World food prices fell for a ninth month in a row in December but hit their highest level on record for the full year in 2022, UN data showed.
Food prices soared to a monthly record high in March after Russia invaded agricultural powerhouse Ukraine, a major supplier of wheat and cooking oil to the world.
But prices have dropped since then, with more relief brought by a deal brokered by Turkey and the United Nations in July that lifted a Russian naval blockade on Ukrainian grain exports.
The Food and Agriculture Organization said Friday its price index, which tracks the monthly change in international prices of a basket of food commodities, fell to 132.4 points in December, a 1.9 percent drop from November.
It was also one percent lower than in December 2021.
But the index was 14.3 percent higher overall in 2022 compared to the previous year as it reached an all-time high of 143.7 points.
“Calmer food commodity prices are welcome after two very volatile years,” FAO chief economist Maximo Torero said in a statement.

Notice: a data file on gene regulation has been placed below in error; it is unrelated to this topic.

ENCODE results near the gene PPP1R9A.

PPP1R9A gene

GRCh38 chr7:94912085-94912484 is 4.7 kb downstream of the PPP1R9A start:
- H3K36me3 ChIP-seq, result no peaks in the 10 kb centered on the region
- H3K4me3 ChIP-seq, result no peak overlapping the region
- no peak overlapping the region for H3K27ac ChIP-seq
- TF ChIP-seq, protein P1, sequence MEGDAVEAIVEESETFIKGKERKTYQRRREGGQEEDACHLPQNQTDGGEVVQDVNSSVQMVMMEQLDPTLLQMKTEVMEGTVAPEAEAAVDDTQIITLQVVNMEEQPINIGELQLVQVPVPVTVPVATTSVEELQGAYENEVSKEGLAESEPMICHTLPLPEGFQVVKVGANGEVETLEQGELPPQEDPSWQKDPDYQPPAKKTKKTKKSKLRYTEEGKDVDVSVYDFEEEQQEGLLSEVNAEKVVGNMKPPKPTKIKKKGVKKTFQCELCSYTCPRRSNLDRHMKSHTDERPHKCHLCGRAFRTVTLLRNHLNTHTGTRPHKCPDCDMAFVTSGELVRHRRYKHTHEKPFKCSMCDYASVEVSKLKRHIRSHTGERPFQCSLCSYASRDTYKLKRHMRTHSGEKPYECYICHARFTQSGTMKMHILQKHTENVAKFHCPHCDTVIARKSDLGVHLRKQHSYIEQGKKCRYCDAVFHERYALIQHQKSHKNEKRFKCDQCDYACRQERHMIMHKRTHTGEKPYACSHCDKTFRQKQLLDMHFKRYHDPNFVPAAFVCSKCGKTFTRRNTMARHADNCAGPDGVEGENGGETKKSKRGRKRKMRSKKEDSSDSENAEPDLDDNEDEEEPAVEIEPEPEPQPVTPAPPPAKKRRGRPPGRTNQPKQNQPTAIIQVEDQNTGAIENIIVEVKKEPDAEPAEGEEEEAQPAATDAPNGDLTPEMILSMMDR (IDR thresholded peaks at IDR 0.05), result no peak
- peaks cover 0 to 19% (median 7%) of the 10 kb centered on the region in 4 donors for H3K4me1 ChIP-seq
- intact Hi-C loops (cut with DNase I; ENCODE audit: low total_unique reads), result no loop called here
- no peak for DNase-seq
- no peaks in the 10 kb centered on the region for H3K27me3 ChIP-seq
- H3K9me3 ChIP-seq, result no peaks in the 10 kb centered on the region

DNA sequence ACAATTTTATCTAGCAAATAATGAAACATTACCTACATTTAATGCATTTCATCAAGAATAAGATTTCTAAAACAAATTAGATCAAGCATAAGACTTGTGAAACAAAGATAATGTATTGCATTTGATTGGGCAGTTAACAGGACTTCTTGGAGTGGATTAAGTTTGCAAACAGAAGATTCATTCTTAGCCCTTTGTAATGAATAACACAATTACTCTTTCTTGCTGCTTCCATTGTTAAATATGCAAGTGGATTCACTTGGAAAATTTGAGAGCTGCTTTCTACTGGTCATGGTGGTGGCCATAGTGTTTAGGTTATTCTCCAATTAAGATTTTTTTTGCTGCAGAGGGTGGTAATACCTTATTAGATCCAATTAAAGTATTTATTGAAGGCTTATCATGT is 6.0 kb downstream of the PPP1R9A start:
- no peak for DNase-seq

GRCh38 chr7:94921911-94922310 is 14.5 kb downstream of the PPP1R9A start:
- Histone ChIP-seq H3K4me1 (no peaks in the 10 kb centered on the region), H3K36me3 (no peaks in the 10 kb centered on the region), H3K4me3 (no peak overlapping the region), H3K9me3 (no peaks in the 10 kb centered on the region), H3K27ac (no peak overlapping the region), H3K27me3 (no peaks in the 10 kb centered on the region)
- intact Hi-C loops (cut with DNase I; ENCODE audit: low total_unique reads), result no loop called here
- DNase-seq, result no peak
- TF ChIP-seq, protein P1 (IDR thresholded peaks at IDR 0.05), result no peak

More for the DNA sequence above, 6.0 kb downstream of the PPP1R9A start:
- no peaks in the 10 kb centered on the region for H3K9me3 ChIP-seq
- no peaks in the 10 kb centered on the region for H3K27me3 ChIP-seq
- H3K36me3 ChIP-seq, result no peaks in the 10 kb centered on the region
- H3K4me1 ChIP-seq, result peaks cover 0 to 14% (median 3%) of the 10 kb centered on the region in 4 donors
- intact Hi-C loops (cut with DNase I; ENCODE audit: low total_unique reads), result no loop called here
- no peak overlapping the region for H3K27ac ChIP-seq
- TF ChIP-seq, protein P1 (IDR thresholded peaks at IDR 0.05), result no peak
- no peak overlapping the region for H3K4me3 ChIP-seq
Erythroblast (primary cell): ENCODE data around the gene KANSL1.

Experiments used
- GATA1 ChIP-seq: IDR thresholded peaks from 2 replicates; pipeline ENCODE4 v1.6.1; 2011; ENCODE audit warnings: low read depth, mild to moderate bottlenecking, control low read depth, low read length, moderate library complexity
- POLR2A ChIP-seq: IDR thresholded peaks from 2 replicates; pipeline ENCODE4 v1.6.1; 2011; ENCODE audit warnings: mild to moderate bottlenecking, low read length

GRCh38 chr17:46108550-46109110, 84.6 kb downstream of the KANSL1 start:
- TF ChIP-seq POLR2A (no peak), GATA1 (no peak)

“It is important to remain vigilant and keep a strong focus on mitigating global food insecurity given that world food prices remain at elevated levels,” he said.
Torero said many staples are near record highs, with prices of rice rising and “still many risks associated with future supplies”.
World prices of maize were 24.8 percent higher on average in 2022 than in 2021, according to the FAO. Wheat was 15.6 percent more expensive.
But maize prices fell in December, mostly due to “strong competition” from Brazil, the FAO said.
Wheat was also down for the month “as ongoing harvests in the southern hemisphere boosted supplies and competition among exporters remained strong”.
The FAO’s vegetable oil price index reached a new record high in 2022 but fell 6.7 percent month-on-month in December to its lowest level since February 2021.
Dairy and meat prices hit their highest levels since 1990, the agency said. While meat prices fell 1.2 percent in December, those of dairy rose 1.1 percent for the month.
Source: NAM News Network